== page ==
Universe Today 5 Nov 2018, 18:49 UTC When it comes to the search for extra-terrestrial life, scientists have a tendency to be a bit geocentric – i.e. they look for planets that resemble our own. This is understandable, seeing as how Earth is the only planet that we know of that supports life. As result, those searching for extra-terrestrial life have been looking for planets that are terrestrial (rocky) in nature, orbit within their stars habitable zones, and have enough water on their surfaces. In the course of discovering several thousand exoplanets, scientists have found that many may in fact be “water worlds” (planets where up to 50% of their mass is water). This naturally raises some questions, like how much water is too much, and could too much land be a problem as well? To address these, a pair of researchers from the Harvard Smithsonian Center for Astrophysics (CfA) conducted a studyto determine how the ratio between water and land masses can contribute to life.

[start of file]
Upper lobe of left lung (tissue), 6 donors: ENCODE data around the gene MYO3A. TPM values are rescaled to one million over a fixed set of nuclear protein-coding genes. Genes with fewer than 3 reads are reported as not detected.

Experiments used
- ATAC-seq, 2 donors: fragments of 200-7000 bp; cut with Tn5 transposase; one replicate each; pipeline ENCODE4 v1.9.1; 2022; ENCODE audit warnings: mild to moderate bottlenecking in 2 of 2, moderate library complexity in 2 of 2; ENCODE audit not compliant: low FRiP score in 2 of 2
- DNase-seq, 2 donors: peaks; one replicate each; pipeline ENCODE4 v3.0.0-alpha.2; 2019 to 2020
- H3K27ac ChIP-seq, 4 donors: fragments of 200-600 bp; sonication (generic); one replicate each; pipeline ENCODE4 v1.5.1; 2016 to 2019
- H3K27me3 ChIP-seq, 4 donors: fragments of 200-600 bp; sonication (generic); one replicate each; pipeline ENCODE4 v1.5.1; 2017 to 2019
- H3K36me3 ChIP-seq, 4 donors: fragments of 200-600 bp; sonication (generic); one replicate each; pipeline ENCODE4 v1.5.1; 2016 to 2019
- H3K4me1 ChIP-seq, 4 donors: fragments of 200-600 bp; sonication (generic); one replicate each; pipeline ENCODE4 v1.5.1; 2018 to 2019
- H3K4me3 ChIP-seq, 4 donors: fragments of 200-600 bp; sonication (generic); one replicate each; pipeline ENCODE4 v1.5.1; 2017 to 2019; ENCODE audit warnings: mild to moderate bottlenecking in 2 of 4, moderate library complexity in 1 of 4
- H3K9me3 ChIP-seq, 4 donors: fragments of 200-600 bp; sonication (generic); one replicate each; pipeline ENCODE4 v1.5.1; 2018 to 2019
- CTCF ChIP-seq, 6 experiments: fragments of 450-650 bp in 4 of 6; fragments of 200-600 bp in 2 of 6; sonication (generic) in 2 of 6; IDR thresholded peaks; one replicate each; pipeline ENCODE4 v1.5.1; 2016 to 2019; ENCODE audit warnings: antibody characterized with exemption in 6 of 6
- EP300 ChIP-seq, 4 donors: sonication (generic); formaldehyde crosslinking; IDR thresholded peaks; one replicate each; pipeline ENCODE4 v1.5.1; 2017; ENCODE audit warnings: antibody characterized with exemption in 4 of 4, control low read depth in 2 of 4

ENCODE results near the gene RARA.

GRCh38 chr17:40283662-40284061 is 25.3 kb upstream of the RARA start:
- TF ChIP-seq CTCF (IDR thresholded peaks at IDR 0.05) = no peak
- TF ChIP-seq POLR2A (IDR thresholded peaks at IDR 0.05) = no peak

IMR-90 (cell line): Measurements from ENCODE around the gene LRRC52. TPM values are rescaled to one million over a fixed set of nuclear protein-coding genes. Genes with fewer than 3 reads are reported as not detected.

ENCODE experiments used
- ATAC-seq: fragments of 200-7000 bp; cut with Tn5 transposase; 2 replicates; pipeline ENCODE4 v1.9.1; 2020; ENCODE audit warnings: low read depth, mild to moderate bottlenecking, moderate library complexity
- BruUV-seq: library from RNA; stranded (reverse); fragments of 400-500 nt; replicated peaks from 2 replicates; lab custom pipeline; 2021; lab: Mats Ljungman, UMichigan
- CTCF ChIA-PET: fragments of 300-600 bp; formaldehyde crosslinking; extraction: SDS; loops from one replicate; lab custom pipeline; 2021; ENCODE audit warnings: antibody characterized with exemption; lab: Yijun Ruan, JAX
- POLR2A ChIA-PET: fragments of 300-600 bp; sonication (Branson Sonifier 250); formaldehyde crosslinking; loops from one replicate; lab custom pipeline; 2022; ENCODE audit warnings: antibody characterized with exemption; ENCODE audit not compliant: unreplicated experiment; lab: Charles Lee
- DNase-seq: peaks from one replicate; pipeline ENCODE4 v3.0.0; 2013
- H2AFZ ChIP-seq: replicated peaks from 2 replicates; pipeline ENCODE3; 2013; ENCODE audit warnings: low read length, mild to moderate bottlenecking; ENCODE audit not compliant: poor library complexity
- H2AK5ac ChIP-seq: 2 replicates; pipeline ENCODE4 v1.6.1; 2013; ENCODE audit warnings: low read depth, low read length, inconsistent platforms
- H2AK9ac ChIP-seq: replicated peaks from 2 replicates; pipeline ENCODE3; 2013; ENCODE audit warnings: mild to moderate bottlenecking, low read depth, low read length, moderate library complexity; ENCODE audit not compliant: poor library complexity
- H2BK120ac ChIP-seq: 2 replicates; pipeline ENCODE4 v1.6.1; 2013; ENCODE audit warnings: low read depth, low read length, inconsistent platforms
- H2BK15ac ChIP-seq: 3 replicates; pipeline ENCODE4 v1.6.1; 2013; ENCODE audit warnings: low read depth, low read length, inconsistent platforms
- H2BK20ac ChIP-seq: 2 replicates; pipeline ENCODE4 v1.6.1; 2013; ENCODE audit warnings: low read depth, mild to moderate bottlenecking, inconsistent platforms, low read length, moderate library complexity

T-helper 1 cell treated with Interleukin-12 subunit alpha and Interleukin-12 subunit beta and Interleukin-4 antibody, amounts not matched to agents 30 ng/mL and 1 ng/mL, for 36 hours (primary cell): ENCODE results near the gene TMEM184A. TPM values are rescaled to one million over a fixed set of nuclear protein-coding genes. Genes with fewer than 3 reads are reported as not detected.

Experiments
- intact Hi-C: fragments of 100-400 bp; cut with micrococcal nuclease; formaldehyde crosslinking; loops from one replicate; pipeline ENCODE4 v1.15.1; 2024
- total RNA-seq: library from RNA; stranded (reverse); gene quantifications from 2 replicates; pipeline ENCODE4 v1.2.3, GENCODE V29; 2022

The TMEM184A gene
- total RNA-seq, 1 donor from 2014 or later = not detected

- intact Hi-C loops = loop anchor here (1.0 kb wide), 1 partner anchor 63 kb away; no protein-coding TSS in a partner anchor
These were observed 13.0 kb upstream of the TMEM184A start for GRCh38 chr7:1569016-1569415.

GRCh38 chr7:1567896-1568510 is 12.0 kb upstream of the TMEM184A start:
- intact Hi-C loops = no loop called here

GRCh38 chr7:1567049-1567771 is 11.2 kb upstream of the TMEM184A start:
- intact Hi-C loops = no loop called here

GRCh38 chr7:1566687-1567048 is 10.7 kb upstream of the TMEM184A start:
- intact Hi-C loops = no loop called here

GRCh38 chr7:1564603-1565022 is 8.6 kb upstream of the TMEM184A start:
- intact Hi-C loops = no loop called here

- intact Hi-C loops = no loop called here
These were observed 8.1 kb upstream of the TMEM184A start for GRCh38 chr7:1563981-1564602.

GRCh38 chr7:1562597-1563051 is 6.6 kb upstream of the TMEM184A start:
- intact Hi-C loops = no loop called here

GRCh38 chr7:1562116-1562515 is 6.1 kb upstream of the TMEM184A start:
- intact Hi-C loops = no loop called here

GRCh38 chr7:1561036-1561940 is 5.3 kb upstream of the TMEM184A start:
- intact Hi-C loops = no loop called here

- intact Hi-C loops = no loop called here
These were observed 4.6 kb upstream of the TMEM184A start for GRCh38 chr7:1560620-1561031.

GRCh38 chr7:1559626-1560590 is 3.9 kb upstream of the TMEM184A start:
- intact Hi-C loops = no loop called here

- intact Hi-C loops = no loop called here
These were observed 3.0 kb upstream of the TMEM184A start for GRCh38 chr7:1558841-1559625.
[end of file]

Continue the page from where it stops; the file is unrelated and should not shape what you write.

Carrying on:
Starts With a Bang! 5 Nov 2018, 14:01 UTC These ten ghostly astronomical sights house some deep-and-frightening scientific truths within them.
Sky and Telescope 5 Nov 2018, 13:00 UTC Take a look behind the scenes as the New Horizons team gears up for the historic first flyby of a body in the remote Kuiper Belt, in this first of a four-part series from the mission's Principal Investigator Alan Stern.
The Planetary Society Blog
The Mars Exploration Rovers Update: NASA Green-Lights Team to Continue Opportunity Recovery Plan into 20195 Nov 2018, 07:19 UTC October came and went without a beep from Opportunity, silence that was still no surprise for some, but a little discouraging for other members of the Mars Exploration Rovers (MER) team. “We're still waiting,” said MER Principal Investigator Steve Squyres, of Cornell University, summing up the month.
Geekwire 3 Nov 2018, 17:58 UTC For decades, rocket scientist Robert Zubrin has been a voice crying in the Martian wilderness. But now the president of the Mars Society is pleading the case for a cause that’s much closer than the Red Planet: low-cost lunar exploration and settlement.